Chi-X demonstrates why governments should not protect monopolies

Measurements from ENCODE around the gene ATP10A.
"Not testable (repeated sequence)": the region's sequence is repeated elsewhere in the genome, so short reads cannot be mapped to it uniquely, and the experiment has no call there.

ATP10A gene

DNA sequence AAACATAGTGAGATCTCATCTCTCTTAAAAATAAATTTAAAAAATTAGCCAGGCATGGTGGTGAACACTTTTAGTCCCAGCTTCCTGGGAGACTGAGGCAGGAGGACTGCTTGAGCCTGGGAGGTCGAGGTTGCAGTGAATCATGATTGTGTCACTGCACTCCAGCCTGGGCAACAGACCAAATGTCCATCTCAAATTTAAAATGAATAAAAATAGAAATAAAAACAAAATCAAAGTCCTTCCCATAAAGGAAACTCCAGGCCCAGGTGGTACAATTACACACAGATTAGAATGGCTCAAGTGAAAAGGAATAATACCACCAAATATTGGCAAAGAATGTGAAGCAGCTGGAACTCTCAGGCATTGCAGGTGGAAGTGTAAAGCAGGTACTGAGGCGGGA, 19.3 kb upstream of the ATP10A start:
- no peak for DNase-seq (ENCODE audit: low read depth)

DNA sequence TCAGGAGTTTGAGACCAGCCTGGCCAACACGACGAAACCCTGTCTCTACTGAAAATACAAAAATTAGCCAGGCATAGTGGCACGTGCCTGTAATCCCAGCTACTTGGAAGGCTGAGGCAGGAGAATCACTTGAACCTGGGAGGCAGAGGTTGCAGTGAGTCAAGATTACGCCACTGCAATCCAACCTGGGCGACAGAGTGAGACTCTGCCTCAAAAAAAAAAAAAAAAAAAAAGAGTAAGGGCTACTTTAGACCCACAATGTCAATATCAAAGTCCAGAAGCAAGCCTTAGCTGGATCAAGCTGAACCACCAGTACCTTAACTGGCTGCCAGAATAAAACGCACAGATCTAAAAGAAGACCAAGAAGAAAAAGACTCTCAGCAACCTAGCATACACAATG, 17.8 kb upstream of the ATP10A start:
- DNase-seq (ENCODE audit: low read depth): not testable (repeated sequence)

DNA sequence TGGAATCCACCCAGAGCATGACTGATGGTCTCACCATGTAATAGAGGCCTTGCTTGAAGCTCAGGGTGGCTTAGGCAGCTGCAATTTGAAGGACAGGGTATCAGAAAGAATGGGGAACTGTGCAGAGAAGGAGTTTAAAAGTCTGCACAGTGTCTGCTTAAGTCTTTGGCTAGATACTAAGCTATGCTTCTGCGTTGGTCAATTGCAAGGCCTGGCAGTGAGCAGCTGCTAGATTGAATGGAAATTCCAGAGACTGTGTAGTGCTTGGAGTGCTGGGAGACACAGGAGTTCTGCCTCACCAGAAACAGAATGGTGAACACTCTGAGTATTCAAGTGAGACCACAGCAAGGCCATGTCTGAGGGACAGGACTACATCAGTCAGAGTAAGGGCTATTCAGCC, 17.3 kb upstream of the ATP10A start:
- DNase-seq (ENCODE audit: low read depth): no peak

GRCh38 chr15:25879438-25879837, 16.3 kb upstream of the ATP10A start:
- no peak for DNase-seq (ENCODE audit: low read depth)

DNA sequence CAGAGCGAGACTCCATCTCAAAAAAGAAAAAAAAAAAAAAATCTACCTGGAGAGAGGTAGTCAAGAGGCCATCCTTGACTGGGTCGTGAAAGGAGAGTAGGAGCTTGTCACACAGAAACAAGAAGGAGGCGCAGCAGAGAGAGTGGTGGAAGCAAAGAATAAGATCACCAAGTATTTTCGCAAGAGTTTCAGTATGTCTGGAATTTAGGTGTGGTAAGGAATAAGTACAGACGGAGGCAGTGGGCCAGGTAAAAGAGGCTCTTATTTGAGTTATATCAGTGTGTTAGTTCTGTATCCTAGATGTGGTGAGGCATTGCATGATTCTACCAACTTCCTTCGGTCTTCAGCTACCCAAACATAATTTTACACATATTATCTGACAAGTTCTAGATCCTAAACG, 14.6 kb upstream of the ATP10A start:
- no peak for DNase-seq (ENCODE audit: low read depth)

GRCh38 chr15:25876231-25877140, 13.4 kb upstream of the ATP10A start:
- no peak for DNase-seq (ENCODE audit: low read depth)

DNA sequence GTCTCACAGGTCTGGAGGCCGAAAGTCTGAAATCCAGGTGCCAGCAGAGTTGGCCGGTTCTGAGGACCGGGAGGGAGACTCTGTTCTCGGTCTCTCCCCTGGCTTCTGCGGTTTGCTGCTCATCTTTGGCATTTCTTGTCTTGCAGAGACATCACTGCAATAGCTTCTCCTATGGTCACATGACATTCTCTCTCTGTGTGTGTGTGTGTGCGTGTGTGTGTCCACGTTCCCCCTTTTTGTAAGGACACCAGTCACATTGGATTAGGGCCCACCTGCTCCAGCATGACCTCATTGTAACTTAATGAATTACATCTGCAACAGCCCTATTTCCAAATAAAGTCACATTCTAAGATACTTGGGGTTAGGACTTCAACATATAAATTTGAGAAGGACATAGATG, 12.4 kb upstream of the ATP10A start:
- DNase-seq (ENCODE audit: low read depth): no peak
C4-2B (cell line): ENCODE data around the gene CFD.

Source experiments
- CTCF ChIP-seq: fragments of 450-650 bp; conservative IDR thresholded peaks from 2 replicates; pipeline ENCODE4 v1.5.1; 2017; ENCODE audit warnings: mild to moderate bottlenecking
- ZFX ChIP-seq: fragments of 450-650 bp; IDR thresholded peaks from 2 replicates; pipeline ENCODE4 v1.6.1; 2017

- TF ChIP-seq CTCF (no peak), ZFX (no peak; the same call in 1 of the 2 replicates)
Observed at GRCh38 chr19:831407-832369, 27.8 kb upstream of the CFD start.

Yesterday, alternative share trading venue Chi-X announced the sale of its operations in Australia, Hong Kong and Japan, reportedly for about $570 million (for The Australian‘s coverage of the sale, see here). This serves as a reminded of the benefits of market reform and competition – and of the need to not let vested interests stand in the way of reform. I first advocated introducing competition to the ASX in share trading in a column in The Australian 2008 (available here). The ASX, of course, argued that allowing competition was “fraught with peril” and dressed up its arguments against allowing new competitors as somehow being in the public interest. I rejects those arguments in a further column (available here). However, the ASX continued the fight, as every day that a monopolist can stall a potential competitor’s entry is worth a lot of money. As a result, Chi-X had to wait over 3 before the Federal Treasurer awarded it a market license in 2011. None of the claims of Armageddon that the ASX made came true. Indeed, Chi-X’s entry has been very beneficial. Within a short period of time, Chi-X gained more than 10% market share. As a result of Chi-X’s entry, trades are executed much more efficiently and quickly and trading fees as lower. That Chi-X Australia was able to build up such a valuable business so quickly is further evidence of the outrageous rents that the ASX earned under its government-protected monopoly. Another reason why governments should avoid creating monopolies in the first place, as I have argued elsewhere (see here).

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